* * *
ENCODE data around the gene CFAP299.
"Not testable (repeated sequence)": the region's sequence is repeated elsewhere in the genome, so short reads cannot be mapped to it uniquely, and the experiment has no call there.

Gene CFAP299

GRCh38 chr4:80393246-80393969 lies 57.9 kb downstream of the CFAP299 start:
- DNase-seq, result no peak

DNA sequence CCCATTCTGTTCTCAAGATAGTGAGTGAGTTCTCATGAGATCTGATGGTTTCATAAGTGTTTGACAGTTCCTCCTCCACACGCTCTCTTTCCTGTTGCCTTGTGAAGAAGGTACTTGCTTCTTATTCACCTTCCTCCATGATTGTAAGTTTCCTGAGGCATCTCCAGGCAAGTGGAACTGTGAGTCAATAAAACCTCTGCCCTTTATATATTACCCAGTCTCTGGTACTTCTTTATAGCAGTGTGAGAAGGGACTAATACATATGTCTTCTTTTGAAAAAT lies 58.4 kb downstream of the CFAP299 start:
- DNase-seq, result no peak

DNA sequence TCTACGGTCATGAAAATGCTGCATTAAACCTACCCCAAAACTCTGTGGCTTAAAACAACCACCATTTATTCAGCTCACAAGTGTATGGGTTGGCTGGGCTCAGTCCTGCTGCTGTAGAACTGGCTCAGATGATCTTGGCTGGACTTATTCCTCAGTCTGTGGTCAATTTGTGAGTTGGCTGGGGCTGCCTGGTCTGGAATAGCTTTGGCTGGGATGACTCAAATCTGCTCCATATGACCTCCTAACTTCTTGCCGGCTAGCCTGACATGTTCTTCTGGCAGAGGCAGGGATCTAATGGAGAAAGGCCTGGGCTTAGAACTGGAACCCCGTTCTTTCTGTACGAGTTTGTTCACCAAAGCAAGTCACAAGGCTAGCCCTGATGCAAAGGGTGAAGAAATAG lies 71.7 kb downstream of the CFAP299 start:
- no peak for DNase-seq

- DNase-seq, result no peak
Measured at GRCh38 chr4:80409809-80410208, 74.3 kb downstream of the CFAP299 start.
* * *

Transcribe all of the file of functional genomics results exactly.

ENCODE data around the gene CFAP299.
"Not testable (repeated sequence)": the region's sequence is repeated elsewhere in the genome, so short reads cannot be mapped to it uniquely, and the experiment has no call there.

Gene CFAP299

GRCh38 chr4:80393246-80393969 lies 57.9 kb downstream of the CFAP299 start:
- DNase-seq, result no peak

DNA sequence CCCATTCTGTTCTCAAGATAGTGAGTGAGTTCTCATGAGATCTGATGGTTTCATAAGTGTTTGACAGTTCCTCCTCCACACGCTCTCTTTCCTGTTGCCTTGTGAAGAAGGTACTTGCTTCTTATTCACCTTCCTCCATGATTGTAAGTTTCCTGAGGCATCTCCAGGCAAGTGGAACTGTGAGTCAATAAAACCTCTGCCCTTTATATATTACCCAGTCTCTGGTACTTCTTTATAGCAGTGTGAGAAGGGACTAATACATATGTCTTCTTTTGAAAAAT lies 58.4 kb downstream of the CFAP299 start:
- DNase-seq, result no peak

DNA sequence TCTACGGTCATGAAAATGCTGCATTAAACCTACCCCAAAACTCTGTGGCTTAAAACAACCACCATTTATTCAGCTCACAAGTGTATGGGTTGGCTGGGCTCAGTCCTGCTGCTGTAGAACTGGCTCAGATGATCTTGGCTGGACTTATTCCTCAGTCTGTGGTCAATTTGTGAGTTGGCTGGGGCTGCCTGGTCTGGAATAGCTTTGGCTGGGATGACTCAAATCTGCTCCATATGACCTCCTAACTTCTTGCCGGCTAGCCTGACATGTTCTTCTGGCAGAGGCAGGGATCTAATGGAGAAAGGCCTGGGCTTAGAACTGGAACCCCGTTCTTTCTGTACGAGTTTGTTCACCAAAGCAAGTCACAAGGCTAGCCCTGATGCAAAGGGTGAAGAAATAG lies 71.7 kb downstream of the CFAP299 start:
- no peak for DNase-seq

- DNase-seq, result no peak
Measured at GRCh38 chr4:80409809-80410208, 74.3 kb downstream of the CFAP299 start.